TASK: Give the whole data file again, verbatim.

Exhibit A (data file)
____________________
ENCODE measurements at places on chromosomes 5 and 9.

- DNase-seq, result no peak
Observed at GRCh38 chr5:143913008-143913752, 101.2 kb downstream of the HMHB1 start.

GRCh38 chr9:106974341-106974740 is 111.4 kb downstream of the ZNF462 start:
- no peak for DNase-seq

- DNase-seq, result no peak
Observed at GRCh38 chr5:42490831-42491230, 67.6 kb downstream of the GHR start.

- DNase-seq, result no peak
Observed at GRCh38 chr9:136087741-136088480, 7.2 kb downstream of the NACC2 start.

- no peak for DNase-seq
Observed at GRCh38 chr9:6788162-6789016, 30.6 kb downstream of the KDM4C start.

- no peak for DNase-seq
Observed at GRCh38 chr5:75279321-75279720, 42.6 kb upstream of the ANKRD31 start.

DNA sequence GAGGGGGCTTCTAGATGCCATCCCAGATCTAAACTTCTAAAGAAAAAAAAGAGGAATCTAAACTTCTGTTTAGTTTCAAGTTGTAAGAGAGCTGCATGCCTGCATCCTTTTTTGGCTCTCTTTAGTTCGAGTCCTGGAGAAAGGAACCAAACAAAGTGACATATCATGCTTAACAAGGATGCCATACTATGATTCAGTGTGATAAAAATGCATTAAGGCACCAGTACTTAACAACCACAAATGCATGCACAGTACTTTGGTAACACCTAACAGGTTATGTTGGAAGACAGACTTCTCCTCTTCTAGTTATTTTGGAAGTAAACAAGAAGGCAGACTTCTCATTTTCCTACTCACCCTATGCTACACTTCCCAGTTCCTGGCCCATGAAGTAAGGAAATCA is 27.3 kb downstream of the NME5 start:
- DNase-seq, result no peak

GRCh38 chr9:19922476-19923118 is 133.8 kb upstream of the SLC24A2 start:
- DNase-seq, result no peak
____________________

ENCODE measurements at places on chromosomes 5 and 9.

- DNase-seq, result no peak
Observed at GRCh38 chr5:143913008-143913752, 101.2 kb downstream of the HMHB1 start.

GRCh38 chr9:106974341-106974740 is 111.4 kb downstream of the ZNF462 start:
- no peak for DNase-seq

- DNase-seq, result no peak
Observed at GRCh38 chr5:42490831-42491230, 67.6 kb downstream of the GHR start.

- DNase-seq, result no peak
Observed at GRCh38 chr9:136087741-136088480, 7.2 kb downstream of the NACC2 start.

- no peak for DNase-seq
Observed at GRCh38 chr9:6788162-6789016, 30.6 kb downstream of the KDM4C start.

- no peak for DNase-seq
Observed at GRCh38 chr5:75279321-75279720, 42.6 kb upstream of the ANKRD31 start.

DNA sequence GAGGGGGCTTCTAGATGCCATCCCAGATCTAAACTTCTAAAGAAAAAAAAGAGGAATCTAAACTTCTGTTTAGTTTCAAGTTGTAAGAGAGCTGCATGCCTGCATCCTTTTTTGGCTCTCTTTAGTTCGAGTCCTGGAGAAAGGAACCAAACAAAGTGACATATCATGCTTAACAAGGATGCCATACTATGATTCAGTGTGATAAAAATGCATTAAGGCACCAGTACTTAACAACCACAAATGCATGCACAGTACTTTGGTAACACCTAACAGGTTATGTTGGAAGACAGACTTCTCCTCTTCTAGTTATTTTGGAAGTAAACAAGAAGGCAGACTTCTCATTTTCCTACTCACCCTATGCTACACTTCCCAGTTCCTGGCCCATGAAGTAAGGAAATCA is 27.3 kb downstream of the NME5 start:
- DNase-seq, result no peak

GRCh38 chr9:19922476-19923118 is 133.8 kb upstream of the SLC24A2 start:
- DNase-seq, result no peak